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Buckling Up is Always Safe – But it’s Even Safer in Front Seats

/ Car Accident /

Buckling Up is Always SafeNEW YORK – Your car is probably much safer today than it was 10 or 20 years ago. New vehicles now include more safety features than ever and most cars are rigorously tested for safety quality and adherence to federal guidelines.

Although safety improvements like airbags and seat belts have curbed crash fatalities, car accidents remain one of the top causes of death and critical injuries in the United States and some safety advocates say more improvements can be made.

A new study in Injury Prevention found that rear-seat passengers are often left unprotected or under-protected by many vehicle safety features, including some seat belts.

A Bronx car accident attorney at Cellino & Barnes says rear-seat passengers can often suffer more serious injuries due to the lack of safety measures.

“Many back seats don’t have air bags and sometimes the seat belts are only lap restraints and without a properly fitted restraint, any car crash can be deadly in the Bronx,” car accident attorney Steve Barnes said. “Seat belts are made to reduce the risk of injury and they’re effective but in some cases, they can be made better.”

Researchers analyzed dozens of car accident records and found that rear-seat passengers commonly suffered chest injuries – including broken ribs or a cracked sternum.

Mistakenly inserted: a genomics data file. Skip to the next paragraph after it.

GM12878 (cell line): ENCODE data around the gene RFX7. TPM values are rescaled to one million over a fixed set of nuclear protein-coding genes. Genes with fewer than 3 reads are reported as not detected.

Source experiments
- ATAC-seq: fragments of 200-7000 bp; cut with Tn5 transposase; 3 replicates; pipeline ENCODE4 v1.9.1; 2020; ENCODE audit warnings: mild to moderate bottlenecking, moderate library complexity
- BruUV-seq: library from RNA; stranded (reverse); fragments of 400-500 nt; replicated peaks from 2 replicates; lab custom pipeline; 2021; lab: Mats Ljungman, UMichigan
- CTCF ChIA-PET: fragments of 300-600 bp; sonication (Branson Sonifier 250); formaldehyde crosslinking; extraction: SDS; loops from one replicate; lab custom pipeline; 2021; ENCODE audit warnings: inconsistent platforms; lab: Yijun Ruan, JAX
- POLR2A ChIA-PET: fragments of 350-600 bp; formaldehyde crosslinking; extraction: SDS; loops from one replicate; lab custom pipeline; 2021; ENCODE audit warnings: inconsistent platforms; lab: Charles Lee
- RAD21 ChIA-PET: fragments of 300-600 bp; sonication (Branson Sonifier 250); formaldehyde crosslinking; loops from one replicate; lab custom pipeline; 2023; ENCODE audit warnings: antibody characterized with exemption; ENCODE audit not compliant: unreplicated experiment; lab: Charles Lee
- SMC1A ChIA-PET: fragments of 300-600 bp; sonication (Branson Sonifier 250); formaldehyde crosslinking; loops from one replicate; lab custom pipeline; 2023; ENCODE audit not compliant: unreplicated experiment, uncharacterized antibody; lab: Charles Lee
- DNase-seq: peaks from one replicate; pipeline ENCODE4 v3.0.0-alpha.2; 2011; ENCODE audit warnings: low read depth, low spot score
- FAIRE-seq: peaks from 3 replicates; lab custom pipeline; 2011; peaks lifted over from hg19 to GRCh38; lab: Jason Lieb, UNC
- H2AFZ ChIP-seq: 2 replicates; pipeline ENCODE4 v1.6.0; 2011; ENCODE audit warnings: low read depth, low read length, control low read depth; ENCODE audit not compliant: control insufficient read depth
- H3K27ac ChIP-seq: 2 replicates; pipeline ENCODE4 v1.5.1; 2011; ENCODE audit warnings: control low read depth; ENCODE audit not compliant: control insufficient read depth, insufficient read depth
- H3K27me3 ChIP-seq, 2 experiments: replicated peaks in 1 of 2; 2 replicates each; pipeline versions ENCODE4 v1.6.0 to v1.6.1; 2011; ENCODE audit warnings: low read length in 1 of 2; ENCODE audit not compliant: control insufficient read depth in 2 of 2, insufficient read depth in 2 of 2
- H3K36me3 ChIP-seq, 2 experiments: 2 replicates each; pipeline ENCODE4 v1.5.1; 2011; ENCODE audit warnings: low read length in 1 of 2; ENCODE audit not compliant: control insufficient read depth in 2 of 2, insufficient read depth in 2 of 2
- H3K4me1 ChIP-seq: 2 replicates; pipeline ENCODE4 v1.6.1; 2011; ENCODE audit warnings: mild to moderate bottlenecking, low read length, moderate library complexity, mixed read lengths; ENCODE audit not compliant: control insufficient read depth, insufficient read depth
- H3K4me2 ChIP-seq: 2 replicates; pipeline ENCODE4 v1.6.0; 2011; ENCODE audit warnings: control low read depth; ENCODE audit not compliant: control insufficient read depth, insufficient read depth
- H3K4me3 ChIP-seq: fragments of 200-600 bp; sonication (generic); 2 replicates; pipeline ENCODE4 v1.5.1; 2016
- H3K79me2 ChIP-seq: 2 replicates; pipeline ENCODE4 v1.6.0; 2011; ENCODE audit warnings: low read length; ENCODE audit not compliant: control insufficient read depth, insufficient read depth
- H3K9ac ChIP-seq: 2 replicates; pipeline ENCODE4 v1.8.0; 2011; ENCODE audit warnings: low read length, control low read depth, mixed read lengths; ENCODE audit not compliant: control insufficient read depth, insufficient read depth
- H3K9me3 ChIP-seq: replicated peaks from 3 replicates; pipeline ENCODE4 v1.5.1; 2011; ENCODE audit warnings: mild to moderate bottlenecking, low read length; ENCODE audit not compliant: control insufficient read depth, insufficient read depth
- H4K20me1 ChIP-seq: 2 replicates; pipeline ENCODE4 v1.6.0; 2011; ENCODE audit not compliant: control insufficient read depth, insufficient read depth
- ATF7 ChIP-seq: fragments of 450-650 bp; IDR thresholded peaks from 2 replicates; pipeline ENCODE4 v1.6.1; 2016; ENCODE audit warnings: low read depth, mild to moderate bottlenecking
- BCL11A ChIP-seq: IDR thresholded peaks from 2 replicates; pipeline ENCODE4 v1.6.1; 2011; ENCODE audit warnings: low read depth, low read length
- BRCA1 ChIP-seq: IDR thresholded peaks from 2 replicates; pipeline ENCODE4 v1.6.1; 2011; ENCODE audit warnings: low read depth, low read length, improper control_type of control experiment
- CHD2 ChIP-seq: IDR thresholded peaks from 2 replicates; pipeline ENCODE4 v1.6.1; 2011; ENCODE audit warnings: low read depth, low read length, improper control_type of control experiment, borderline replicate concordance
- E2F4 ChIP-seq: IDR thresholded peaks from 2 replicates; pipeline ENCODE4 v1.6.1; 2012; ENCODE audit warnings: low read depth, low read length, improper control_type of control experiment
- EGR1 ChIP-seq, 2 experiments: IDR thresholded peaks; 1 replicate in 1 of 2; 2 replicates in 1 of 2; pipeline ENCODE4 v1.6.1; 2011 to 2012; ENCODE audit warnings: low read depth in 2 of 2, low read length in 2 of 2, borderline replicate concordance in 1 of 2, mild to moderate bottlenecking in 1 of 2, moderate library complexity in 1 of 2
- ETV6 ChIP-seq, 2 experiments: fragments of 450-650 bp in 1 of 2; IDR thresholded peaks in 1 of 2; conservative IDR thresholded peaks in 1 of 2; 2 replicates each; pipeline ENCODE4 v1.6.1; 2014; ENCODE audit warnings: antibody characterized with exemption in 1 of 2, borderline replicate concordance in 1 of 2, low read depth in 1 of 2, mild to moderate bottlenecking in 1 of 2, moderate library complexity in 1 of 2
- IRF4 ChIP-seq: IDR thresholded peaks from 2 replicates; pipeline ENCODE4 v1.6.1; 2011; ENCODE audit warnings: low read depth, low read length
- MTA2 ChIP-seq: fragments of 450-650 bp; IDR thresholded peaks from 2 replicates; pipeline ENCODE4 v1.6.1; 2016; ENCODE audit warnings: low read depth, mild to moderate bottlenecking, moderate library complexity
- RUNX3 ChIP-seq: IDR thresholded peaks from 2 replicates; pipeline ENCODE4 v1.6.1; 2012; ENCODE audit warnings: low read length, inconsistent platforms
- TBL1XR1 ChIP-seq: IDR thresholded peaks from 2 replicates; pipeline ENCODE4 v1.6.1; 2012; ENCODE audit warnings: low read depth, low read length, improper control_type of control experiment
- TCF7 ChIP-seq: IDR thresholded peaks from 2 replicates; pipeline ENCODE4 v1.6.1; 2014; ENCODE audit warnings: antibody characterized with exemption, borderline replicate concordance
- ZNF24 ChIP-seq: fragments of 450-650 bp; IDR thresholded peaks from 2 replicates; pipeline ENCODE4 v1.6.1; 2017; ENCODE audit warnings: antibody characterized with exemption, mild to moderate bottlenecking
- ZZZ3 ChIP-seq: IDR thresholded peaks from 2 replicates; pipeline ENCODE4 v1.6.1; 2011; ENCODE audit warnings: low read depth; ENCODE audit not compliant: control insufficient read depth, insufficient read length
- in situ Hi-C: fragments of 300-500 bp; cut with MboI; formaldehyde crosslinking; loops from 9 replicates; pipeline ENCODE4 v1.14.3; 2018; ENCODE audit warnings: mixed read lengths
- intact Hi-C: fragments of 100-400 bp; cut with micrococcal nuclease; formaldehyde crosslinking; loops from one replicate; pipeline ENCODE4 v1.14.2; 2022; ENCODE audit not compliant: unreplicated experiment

Abdominal and head injuries were also common. The study found that children under the age of 15 would often strike their head against a front-seat head rest or a window frame during a crash.

Researchers said ideally, seat belts should have ‘webbed clamps’ that stop the belt from moving during sudden jolts. The study also points out that most vehicles do not equip warning systems to remind passengers to fasten seat belts that are not buckled.

“Unfortunately, many states don’t require passengers to be buckled up in the back seat,” Barnes said. “But accidents do happen and a person who is not wearing a seat belt can suffer devastating injuries – even if they’re in the back seat.”

The study’s authors hope their findings can influence carmakers to enhance safety features but until the auto industry takes action, doctors and lawyers suggest using the current safety measures correctly:

  • Refrain from modifying seat belts
  • Always wear a seat belt in a manner it was designed to be used (don’t skip the chest restraint)
  • Adjust seat belts to fit snugly across the chest and lap
  • Sit in an upright position – don’t slouch

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